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Hi, I got d e e in physics chemistry and biology, this year we will redo our exams (2 years then we do an exam) now I really want to get good grades like amazing grades but I don`t know how to prepare for four units for these three subject can someone please help me, I don`t know what I can do like how many hours shall I spend per subject and when to do what unit
10 months ago

Chemistry Question asked by Komal

Hi Komal How much work were you doing last year? You should be doing about 5 hours per week outside of lessons for each subject and that`s at least! You should be making notes, mindmaps, and doing past paper questions. With biology there are natural links between 1st and 2nd year content which is when you can revise your 1st year content. I`d recommend paying to get your papers back too and looking over (possibly with a tutor) where you went wrong and where to concentrate on your work (content, vs. technique for example) Hope this helps Sam
15/11/2016 21:23:21 | comment by Samantha
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3 Answers

When I was studying for my GCSEs, I did one past paper for each subject, and then planned the hours out according to the result you got for each of the past papers, as an example, I did this and got a A C B for Physics, Biology and Chemistry respectively, but if you are not that far into the subject, might I suggest asking your teacher on how to improve, but as you have got your results, I would suggest focusing your revision on Chemistry and Biology, but still do some revision on Physics, because you need to revise every subject, and not just the ones you are not doing well on. I would suggest just looking at the amount of spare time that you have and then plan accordingly, for example if you have 16 hours spare in a week, I might suggest doing 6 hours of Chemistry, 6 hours of Biology, and 4 hours of Physics, I would also suggest testing yourself from time to time, to make sure you are focusing on the right areas
Answered by [Deleted Member]
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There was some research published a few years back that showed, quite clearly, that the best revision technique (actually, the only one that really worked) was to do practice questions - so, lots of past papers (and workbooks, and whatever else you can get your hands on). The other thing was that when it comes to revision, little and often was (unsurprisingly) much better than doing a 6 hour stint the day before the exam. So if I were you, I`d do a set of past papers. Then I`d swap pens, get my textbook and use that to help me to answer the questions I couldn`t do. Then I`d mark my efforts - the mark schemes are mostly available online - and pay attention to where I`d lost marks (you can learn a lot of exam technique that way). Anything that I didn`t understand, I`d take to a teacher to get explained. Then I`d get another set of past papers and do it all again. In between, I`d eat a lot of chocolate and go out for a walk with the dog to get some fresh air. Good luck!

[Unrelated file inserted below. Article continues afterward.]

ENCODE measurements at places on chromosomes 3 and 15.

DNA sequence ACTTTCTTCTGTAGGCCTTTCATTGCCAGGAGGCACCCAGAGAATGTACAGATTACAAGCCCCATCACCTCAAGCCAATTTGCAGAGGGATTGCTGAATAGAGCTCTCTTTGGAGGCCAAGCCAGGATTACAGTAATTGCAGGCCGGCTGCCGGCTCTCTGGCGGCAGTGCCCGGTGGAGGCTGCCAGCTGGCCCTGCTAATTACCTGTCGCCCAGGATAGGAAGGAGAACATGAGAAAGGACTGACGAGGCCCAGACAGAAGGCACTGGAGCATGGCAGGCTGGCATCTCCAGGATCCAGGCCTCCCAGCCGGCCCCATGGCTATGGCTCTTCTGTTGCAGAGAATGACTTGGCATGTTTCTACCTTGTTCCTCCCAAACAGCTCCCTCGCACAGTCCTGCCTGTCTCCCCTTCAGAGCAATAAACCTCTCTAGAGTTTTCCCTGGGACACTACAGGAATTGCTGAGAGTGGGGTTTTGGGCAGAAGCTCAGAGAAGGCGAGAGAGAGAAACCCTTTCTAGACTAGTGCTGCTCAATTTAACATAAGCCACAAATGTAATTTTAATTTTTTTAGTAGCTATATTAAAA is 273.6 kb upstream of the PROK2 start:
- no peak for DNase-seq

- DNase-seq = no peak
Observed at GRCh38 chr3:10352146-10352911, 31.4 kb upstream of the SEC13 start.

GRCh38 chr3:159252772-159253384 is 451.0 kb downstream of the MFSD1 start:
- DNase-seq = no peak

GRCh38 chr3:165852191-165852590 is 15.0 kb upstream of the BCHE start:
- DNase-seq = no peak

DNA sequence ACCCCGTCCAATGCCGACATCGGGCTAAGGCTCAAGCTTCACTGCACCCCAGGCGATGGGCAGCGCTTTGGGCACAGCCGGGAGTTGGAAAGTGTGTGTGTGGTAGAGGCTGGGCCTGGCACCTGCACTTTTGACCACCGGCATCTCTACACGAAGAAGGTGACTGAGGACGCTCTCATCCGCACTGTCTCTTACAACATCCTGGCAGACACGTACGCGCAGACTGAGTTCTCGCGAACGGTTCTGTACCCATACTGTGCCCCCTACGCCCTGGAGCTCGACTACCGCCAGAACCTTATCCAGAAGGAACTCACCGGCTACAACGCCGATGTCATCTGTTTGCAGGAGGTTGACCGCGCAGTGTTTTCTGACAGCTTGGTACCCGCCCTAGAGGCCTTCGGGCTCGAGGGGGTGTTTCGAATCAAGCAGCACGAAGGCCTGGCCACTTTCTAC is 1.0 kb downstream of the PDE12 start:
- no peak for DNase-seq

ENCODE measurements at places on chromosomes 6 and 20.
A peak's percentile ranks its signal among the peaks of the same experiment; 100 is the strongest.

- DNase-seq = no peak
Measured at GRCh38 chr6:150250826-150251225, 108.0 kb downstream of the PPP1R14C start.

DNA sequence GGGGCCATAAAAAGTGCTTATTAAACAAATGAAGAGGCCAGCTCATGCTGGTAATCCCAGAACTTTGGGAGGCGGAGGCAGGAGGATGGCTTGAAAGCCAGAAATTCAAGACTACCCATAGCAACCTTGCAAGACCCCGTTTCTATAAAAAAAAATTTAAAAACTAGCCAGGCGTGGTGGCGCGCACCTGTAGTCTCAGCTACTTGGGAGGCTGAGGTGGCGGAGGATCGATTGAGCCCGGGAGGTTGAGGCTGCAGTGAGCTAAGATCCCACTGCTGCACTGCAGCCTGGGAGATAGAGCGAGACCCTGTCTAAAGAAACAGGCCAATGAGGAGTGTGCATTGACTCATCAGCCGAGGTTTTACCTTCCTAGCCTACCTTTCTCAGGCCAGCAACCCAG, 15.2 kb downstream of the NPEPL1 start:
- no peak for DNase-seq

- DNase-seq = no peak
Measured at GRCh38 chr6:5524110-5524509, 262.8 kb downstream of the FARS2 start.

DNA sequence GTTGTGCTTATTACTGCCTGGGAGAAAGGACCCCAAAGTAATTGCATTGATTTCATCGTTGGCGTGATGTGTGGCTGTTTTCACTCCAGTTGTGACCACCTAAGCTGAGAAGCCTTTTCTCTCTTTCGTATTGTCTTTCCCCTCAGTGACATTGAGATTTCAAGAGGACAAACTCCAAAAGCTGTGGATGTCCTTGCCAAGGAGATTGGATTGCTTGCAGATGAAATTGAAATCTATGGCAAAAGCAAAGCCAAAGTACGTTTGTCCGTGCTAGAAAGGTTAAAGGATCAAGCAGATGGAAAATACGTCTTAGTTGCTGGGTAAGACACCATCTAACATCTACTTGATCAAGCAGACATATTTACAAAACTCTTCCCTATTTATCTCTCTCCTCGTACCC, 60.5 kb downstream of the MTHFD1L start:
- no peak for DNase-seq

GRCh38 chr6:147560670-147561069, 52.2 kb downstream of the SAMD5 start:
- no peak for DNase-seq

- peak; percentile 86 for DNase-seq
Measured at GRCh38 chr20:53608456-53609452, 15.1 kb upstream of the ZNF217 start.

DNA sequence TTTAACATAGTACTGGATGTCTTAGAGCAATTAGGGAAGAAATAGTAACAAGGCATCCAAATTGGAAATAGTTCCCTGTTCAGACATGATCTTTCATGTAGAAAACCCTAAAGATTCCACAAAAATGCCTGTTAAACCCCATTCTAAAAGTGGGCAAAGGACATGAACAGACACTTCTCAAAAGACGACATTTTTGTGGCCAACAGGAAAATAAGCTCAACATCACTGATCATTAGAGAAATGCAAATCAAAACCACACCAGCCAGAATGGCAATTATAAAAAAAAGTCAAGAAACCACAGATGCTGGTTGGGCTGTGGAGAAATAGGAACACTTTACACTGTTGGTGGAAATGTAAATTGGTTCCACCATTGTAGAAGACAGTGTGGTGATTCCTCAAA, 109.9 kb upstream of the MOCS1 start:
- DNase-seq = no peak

16/11/2016 22:45:29 | comment by Laura
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The trick to any revision technique is finding one that works for you. Just because person X is able to learn by copying out all the notes does not guarantee you will learn as effectively if you do the same. It is important, however, to keep notes. This is because these are there to jog your memory of what you learnt months ago!

Mind maps are always good and don`t necessarily need to be filled with words. Use colours and draw diagrams if you remember colours better.

Doing questions and solving problems is always good, as this helps you understand where you may be missing things, and means you can get help on those particular topics, be it from the internet or through your teacher. Trust me when I say that teachers love students who come to them with something moe specific than `teach me all of science`, and means you will come out of it less overwhelemed and hopefully understanding the issue better.

Also don`t be afraid to see another teacher in the department. Sometimes one person`s way of explaining things just doesn`t work for you, and you won`t offend anyone by asking someone else. Their approach could include that piece of information you need for it to click.

Then finally, if you have friends try and teach some of the things you have learned to them!
Answered by Liam | 3 months ago
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Hi Komal,

I don`t know if you`ve received a response, but are you talking about redoing GCSE separate sciences?

Having some clarity well help me give you a better answer. The more information you can provide, the better.

Best

Sam
Answered by Samuel | 8 months ago
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